Do you see a lot of resistance in America’s youth at the moment? If so, does that make you more hopeful?

I don’t know if I feel more hopeful or not. I just feel more involved. I’m obsessed with trying to get people to vote. I don’t know the process in the UK, but it’s very easy to register to vote in the US. Just doing that can potentially address a lot of the problems we have.

You’ve said you wanted to “leave the cartoon version” of yourself behind. Do you feel people have focused too much on your outward appearance?

It’s hard to know how much it’s in my head, or if I take representations of myself in public too seriously. It’s a very weird thing to see yourself made into a hooky internet story. Journalists get a bunch of stuff wrong or get the tone of who you are wrong, and to see that is uncomfortable.

What do they get wrong?

Just little things like saying I’m on orthodox Jew and I was raised as an orthodox Jew – that’s not really correct. I was brought up in a very liberal Jewish family that was very different to the kind of observance that is practiced now. But even now I’m not orthodox – that’s a very specific thing. I don’t think orthodox men present themselves as feminine, usually. It might just be the fact that it’s hard to talk about me because I’m an unusual person.  It’s different to have yourself advertised than it is to be a person just hanging out with their friends and applying for jobs.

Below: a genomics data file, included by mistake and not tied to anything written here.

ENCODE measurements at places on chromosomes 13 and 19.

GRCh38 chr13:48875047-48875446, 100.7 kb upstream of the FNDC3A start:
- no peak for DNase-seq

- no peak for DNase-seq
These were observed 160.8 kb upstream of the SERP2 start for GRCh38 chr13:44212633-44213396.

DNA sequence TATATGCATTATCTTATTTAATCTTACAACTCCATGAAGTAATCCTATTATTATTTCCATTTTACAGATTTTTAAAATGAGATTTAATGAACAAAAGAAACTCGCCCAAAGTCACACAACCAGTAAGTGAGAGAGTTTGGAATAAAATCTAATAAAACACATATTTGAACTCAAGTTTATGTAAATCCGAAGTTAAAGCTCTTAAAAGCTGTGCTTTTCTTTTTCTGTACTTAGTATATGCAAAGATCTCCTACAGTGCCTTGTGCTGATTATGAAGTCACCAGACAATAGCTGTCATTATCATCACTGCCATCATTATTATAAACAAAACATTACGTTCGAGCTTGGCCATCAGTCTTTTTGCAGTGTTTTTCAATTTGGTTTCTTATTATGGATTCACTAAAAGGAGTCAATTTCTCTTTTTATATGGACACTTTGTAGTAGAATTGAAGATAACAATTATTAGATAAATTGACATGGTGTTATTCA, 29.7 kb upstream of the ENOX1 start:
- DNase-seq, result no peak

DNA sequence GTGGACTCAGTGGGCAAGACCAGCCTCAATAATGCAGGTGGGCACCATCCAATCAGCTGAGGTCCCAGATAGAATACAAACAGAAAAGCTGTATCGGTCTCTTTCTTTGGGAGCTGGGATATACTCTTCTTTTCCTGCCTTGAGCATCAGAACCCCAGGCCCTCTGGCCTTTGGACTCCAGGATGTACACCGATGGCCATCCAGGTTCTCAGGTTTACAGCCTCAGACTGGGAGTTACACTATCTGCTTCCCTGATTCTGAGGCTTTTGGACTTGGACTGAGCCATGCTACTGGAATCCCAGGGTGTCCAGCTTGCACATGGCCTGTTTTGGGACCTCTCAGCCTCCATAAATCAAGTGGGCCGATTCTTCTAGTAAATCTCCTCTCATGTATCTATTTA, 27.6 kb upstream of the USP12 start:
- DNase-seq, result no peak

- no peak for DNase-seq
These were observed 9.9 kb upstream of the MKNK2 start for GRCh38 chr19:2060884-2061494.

What can be done about that? It seems inevitable you’ll have a public self.

There are some things that make it better, like being more careful to say what I mean. I made music that tried to reflect a lot about who I am, and it only takes a couple of years for that to no longer feel like who you are. But it’s still advertised like “come see this person who you know from one photograph”. I don’t look like that any more.

You were once playing Lou Reed’s Heroin at a gig and Reed himself was in the audience. How did that feel?

It was so early in my career as a musician, at the first musical festival I ever played at. It was kind of shocking. Lou Reed has this public self that is kind of shapeshifting. He always feels uncomfortable with everything people say about him. You can see it in interviews, he gets angry almost any time people call him anything. I think I have some of that instinct, too. There’s no real logic to it, I just don’t like the way it sounds when somebody uses words for me.

How do you stop yourself from getting angry at being pigeon-holed in that way?

Well, I like to be nice to people. What I used to do is just be nice to everyone and say, “yes, whatever you say about me is true”. I’ve worked on not agreeing with every statement about me. I tried to talk about it a bit in my song Compulsive Liar – I always have a siege mentality and I’m defensive and I lie to people and keep secrets even when I don’t have to. It’s just habit. It comes from having a history of feeling unsafe or about to be laughed at. That comes from growing up queer and closeted in a homophobic, transphobic surrounding.

Is that defensiveness tiring?

It is sometimes, but it’s also helpful. Sometimes you shouldn’t pretend to be best buddies with someone has a lack of respect for you. You’re doing fine, though. I don’t hate you.

Ezra Furman

Brighton Dome, Saturday,

May 26, 8pm,